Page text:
Two-way Communication: The Key to Successful Transformation
By Jack King, Scientific-Atlanta Inc.
As deregulation continues to progress toward an open, competitive market, these three business principles will be crucial to electric utilities` ability to profitably retain existing customers and add new ones: become a low-cost producer; introduce new, value-added services; build customer loyalty and brand equity. All three of these goals can be achieved by establishing two-way, interactive communication with customers, while providing an effective interface between energy service providers and energy end-users.
Peak efficiency is key to becoming a low-cost producer. It cannot be attained simply by cutting staff or writing down stranded investments. Rather, peak efficiency also requires streamlining operations and focusing on the value chain`s key processes. Two-way, interactive communication can increase efficiency and cut costs by automating such labor-intensive tasks as meter reading, remote connect/disconnect and billing, while providing vital information for marketing.
To add value to their services and create new revenue sources, utilities must shift from tactical to strategic communications infrastructure use. For example, a utility could tactically use AMR as a way to decrease its monthly meter reading costs. But it could strategically use the same communications network to build a detailed picture of a customer`s energy consumption pattern and offer an energy pricing package that allows the customer to save money by permitting the supplier to manage power usage during high-demand periods.
By shifting more customer usage into off-peak, lower-price tiers, a market-savvy supplier could actually boost its overall profits by increasing high-margin, off-peak power sales and decreasing low-margin, high-cost power sales. Other strategic two-way, interactive communication uses include such value-added services as power failure notification and “smart” thermostats that adjust temperature according to electricity rates.
Value-added service offerings don`t have to be limited to energy management. Utilities can leverage their communications network to deliver home security monitoring, medical monitoring, community directories and home banking and bill paying, just to name a few. Marketing studies show that value-added services and choices lead to greater customer satisfaction. Customer satisfaction, in turn, builds brand loyalty (and brand equity). In a competitive marketplace, the primary way for a utility to maintain and grow its customer base will be to win customers` loyalty.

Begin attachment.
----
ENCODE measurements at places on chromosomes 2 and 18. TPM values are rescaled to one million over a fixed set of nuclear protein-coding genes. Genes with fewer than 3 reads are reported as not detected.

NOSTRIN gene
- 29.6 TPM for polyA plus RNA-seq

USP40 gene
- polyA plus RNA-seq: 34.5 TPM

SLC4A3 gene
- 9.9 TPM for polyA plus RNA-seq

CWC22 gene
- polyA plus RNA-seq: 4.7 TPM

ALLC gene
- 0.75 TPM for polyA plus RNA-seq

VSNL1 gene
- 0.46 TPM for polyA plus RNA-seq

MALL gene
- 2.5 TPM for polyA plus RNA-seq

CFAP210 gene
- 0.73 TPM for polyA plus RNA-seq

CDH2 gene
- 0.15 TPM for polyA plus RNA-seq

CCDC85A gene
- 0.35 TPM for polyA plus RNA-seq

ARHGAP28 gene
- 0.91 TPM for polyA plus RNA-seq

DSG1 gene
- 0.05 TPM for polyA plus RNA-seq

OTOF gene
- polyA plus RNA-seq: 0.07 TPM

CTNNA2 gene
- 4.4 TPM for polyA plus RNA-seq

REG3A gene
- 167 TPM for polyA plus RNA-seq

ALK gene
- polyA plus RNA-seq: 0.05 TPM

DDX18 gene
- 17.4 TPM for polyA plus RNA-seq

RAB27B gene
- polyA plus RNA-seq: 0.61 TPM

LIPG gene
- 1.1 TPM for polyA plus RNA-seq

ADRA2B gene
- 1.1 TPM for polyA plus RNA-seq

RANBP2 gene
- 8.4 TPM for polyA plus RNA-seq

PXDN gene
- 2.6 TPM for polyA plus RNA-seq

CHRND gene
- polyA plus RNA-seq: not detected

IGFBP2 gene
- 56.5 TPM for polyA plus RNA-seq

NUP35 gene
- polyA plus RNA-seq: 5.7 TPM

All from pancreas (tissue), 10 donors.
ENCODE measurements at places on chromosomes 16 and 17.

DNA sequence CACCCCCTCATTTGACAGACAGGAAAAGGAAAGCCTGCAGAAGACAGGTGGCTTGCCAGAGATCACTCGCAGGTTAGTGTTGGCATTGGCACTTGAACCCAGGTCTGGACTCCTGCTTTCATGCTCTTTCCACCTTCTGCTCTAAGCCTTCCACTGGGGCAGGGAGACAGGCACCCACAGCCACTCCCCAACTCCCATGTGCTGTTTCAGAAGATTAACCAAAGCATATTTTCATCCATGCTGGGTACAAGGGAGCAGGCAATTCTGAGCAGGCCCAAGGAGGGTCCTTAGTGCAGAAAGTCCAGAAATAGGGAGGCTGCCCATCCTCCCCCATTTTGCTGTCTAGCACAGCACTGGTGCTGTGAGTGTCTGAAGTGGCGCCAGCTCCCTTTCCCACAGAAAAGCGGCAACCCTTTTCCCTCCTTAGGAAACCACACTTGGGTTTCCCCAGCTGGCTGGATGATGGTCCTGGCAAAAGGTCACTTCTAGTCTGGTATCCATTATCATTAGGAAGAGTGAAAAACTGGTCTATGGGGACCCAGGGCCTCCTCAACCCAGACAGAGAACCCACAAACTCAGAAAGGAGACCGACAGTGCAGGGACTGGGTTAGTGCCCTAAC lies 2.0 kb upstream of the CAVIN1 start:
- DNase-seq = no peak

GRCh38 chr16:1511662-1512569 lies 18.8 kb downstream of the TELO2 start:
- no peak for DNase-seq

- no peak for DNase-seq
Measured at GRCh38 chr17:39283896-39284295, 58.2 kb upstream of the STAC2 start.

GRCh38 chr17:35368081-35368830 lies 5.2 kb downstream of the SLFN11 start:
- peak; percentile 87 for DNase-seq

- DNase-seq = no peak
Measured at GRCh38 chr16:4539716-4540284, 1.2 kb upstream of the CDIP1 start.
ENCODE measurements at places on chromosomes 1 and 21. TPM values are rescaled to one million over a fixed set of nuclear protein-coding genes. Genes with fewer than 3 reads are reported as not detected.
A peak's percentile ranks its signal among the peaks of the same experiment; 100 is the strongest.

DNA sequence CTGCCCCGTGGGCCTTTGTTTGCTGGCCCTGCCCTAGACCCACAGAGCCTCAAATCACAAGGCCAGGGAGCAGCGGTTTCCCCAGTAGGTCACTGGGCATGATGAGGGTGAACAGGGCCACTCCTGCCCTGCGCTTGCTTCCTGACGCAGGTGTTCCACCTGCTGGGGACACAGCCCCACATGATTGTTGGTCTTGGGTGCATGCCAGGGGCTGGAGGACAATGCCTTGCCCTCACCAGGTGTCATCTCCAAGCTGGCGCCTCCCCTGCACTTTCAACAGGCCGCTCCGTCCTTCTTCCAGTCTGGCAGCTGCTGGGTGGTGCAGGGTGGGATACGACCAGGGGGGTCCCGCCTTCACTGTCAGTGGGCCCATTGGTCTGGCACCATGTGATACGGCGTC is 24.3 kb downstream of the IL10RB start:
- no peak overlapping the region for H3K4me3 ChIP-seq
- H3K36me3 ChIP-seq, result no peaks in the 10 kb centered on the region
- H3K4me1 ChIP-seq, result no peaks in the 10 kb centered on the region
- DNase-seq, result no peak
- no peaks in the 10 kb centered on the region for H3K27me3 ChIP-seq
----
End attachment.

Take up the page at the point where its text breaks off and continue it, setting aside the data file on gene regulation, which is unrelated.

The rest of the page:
Loyalty hinges on much more than price. As telephone industry deregulation has shown, the basic service price may differ little among competitors, while such issues as reliability, information, ease of use and choice-of-service offerings distinguish one brand from another. Two-way, interactive communication has the power to build crucial brand loyalty by transforming the customeràƒs view of a utility from a commodity provider into a lifestyle-enhancing energy management partner.
By acting now to implement two-way, interactive communication and market their benefits to consumers, utilities can position themselves as leading brand names in energy management–before competitors gain a foothold in their territory. This requires choosing a flexible communications system that enables a utility to offer a range of value-added services over its communications networks. It also means educating consumers about the benefits of energy management and adopting an entrepreneurial, marketing-driven mindset overall. As wrenching as the transformation may seem, it`s nothing compared with watching your service area erode to competition.
Jack King is president of the Control Systems Division of Scientific- Atlanta Inc., a leading communications innovator and experienced provider of electric utility load management solutions. Prior to that, King was executive vice president at Entergy Corp.